Childhood Vehicular Heatstroke Prevention
Dawn Mayer with the North Dakota Department of Health talks about preventing child heatstroke in vehicles.
Below is the transcription to the above audio:
This is KNOWTIFY. Take a minute for your health.
Hello, I’m Dawn Mayer with the North Dakota Department of Health. I’m here to talk with you about preventing child heatstroke in vehicles. Last year in the US, 23 kids died from this. Child heatstroke can occur when a child overheats after being left in a hot vehicle. When left in a hot vehicle, a child’s body temperature can rise very quickly. And when that happens, their body starts to fight the rising body temperature to stay cool, and if it can’t, it will start to shut down.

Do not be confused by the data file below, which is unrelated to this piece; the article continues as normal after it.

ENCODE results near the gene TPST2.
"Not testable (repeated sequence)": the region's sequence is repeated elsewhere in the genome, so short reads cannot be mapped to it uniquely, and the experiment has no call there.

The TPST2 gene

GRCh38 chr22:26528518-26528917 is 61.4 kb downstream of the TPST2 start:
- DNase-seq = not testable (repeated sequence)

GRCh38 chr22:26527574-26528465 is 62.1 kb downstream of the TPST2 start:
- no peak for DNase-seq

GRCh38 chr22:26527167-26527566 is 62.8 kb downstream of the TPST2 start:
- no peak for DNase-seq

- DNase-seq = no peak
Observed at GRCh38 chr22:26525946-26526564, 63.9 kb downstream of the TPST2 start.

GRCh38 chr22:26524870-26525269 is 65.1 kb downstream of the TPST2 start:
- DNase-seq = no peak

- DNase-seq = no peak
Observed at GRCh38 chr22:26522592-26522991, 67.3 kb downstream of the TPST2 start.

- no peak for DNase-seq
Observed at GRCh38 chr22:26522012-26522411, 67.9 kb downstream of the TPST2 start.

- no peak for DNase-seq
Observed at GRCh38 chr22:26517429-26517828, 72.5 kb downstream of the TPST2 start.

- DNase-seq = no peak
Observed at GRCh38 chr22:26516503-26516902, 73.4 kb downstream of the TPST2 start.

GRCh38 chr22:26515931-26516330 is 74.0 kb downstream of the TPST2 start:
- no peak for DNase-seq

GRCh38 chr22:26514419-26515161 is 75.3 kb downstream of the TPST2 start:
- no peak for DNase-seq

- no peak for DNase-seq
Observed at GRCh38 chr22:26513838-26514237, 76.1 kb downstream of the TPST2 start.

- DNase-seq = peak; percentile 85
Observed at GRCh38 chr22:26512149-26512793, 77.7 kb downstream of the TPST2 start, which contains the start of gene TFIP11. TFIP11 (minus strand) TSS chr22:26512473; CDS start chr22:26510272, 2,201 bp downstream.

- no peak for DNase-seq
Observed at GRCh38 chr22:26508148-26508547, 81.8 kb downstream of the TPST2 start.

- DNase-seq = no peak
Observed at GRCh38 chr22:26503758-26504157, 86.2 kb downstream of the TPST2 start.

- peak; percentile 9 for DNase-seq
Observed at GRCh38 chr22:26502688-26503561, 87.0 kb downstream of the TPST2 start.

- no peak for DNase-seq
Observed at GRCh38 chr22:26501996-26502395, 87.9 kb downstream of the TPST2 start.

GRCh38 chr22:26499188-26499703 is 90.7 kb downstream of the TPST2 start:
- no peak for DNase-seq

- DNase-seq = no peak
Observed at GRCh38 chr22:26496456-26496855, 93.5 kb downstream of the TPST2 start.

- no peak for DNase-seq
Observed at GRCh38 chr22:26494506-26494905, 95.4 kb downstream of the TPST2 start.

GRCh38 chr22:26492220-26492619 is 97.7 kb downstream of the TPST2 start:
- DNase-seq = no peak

Most child heatstroke deaths happen because someone forgets the child is in the car. Many times the child is forgotten in the backseat due to distractions or a change in daily schedule. No one thinks they could forget a child in their vehicle, but it can happen, and it does happen.
To prevent this, one idea is to put something in the back seat that is needed throughout the day, something like a cell phone, purse, or wallet. Putting something in the back seat will help a caregiver see a child is still in the vehicle.